HATE crime reports against LGBT people have almost tripled in four years, figures show.

Reports jumped from just 19 in 2013/14 to 55 in 2017/18. Across the region, reports more than doubled, according to statistics obtained by the BBC under freedom of information rules.

Phoenix Stewart, of Swindon and Wiltshire Pride, said: "It's really difficult to see a story like this being published in 2019.

“Everyone should be able to walk down the street and hold the hand of the person they love without getting abuse. Everyone should be able to exist without the need of having to hide it through fear - we are all equal.”

He stressed the importance of reporting any incidents to police: “As difficult as it can feel to report a hate crime, it's extremely important that the police know about it. If they aren't aware of the incidents they can't do anything about it.”

Tonight, BBC's Inside Out programme will feature the story of one west of England mum who’s gay son was sent death threats.

Madeleine, who spoke on condition her surname was not featured, said her husband had been left covered in shattered glass when a brick was thrown through the window of their home.

She told TV cameras: “We had a letter a couple of days later saying whoever it is going to kill all of us and the dogs.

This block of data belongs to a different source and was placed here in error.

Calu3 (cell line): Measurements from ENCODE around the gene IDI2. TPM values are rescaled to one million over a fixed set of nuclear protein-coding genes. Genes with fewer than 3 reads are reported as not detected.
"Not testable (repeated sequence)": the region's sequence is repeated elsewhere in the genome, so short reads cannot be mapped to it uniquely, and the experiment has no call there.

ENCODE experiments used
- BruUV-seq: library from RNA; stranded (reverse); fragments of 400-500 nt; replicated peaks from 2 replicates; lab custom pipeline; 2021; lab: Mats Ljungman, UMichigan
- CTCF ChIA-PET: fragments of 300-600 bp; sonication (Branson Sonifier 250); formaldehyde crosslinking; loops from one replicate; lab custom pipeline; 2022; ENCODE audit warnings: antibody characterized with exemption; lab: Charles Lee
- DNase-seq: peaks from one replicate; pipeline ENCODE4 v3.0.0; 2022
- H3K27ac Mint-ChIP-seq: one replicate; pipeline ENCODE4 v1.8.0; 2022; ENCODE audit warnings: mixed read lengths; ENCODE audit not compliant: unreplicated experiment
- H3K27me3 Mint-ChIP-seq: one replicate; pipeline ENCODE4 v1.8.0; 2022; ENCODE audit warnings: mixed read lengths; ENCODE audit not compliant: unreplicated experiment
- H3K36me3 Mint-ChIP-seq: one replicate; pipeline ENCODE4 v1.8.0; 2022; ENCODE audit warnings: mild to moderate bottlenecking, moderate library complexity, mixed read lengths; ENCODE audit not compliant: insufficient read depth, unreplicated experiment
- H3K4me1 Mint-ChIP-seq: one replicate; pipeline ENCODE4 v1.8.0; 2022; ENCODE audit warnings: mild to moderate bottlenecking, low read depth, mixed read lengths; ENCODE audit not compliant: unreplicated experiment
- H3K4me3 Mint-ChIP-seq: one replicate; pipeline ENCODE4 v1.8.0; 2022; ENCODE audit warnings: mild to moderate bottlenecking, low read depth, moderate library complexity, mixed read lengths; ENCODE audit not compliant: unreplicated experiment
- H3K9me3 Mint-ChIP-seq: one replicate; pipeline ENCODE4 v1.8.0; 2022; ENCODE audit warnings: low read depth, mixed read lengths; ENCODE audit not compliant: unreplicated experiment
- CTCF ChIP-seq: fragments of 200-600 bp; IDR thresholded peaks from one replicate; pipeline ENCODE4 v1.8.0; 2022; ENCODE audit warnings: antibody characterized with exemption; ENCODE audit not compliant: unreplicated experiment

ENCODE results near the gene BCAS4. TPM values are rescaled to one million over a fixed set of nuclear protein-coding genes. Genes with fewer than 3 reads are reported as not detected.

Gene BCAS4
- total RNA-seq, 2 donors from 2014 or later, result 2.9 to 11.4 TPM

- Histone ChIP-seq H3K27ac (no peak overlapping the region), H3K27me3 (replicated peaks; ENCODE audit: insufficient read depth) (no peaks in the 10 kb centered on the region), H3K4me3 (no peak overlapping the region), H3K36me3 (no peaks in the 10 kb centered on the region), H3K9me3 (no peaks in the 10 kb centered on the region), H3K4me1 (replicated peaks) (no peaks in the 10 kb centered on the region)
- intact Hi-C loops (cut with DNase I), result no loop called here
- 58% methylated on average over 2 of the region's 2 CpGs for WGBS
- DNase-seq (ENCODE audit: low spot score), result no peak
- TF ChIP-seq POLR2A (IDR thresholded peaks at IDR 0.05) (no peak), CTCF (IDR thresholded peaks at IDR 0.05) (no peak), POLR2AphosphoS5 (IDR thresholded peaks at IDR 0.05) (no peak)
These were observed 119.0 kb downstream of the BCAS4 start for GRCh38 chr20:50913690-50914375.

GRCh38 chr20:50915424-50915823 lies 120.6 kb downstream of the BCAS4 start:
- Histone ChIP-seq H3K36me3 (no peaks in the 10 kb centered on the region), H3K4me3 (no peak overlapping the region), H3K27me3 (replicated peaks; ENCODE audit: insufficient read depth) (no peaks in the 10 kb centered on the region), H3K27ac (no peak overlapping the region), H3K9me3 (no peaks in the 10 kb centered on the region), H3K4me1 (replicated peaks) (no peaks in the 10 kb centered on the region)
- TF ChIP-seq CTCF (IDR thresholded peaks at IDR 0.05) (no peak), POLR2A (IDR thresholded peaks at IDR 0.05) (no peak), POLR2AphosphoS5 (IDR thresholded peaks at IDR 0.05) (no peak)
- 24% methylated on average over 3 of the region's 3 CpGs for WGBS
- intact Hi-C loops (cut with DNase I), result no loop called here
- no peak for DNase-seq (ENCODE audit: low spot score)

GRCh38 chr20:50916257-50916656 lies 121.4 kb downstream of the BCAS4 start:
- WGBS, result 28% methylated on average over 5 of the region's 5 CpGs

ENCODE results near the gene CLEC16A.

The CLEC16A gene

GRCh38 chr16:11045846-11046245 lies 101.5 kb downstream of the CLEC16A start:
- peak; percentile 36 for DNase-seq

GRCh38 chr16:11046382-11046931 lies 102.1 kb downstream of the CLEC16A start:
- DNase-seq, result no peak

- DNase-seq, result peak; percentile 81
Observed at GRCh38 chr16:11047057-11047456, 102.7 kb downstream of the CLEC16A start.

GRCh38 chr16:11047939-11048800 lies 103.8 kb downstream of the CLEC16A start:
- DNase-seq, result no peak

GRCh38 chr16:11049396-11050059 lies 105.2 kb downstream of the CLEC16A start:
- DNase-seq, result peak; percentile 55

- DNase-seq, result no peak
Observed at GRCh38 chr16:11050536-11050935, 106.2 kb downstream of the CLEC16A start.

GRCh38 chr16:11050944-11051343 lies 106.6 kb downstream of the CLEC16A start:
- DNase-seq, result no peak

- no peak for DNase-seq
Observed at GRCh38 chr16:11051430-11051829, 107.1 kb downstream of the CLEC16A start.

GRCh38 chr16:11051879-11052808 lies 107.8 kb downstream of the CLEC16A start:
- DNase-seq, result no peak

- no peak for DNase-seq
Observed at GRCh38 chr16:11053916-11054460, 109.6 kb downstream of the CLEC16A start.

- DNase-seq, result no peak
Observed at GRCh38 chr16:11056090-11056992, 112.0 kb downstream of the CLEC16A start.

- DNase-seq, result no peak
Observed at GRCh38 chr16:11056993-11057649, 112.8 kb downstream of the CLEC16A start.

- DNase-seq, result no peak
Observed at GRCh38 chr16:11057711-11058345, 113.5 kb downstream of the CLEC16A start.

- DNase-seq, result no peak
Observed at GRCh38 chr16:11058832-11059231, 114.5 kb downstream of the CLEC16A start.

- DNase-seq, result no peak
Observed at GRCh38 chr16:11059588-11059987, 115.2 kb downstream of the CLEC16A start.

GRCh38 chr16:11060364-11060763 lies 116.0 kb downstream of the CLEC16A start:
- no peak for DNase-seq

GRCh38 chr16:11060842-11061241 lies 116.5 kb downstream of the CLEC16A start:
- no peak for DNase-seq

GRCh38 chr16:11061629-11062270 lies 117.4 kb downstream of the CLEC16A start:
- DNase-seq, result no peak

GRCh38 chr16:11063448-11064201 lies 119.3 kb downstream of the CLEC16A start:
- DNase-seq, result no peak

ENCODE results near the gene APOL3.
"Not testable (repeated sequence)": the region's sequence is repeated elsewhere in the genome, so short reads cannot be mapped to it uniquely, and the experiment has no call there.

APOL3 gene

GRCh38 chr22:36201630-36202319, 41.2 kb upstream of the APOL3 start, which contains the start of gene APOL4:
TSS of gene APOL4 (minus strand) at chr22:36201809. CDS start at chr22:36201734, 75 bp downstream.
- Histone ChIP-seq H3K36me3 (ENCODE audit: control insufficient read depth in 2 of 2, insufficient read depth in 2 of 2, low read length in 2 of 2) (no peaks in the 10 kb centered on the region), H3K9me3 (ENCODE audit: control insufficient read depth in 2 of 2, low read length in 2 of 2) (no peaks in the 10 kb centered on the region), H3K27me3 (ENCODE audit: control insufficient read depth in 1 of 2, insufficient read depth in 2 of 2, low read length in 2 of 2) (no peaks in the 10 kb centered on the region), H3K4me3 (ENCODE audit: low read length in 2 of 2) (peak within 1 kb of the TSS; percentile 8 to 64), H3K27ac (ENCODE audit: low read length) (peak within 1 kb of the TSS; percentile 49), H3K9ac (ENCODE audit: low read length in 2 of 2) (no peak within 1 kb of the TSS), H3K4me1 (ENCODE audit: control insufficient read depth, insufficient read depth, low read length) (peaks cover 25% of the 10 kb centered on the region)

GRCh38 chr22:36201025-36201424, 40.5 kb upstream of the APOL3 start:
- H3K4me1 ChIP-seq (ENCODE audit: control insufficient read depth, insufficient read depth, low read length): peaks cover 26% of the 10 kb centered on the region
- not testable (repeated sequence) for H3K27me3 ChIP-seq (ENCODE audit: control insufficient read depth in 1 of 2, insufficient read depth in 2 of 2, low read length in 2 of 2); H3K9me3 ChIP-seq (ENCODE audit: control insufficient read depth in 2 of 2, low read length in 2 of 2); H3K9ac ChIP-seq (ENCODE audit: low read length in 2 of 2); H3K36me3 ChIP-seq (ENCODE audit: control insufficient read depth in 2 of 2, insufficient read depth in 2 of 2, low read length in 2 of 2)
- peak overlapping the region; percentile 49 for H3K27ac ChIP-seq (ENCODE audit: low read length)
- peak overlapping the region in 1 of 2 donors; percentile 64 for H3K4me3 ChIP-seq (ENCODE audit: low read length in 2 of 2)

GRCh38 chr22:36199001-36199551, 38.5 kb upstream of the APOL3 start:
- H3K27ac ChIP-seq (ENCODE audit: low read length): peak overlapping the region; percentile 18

“Then we had the most recent letter which was a homophobic death threat.

“It was horrible. Really. really horrible."

LGBT hate crime is notoriously underreported, with charity Stonewall estimating that four in five crimes are not logged with the police.

But Johanna Jenkins, a support worker at LGBT Bristol, told the BBC numbers were on the up: “These days I have a lot more referrals. Whether this is because people are reporting more or if there’s more I really don’t know.

“All I do know is that the cases that I’m working on at the moment are far more aggressive than the ones that I had two years ago which is very sad."

In February, Wiltshire Police issued a witness appeal after a pair of thugs attacked a 24-year-old man in the early hours in Swindon town centre. The yobs had chased their victim and his friend after making homophobic comments.

Last year, Wiltshire Police’s force lead on hate crime, Supt David Minty, said public education was key to tackling the scourge: "For those affected, hate crime is a hugely distressing experience and is completely unacceptable.”

Inside Out is on BBC1 West tonight at 7.30pm.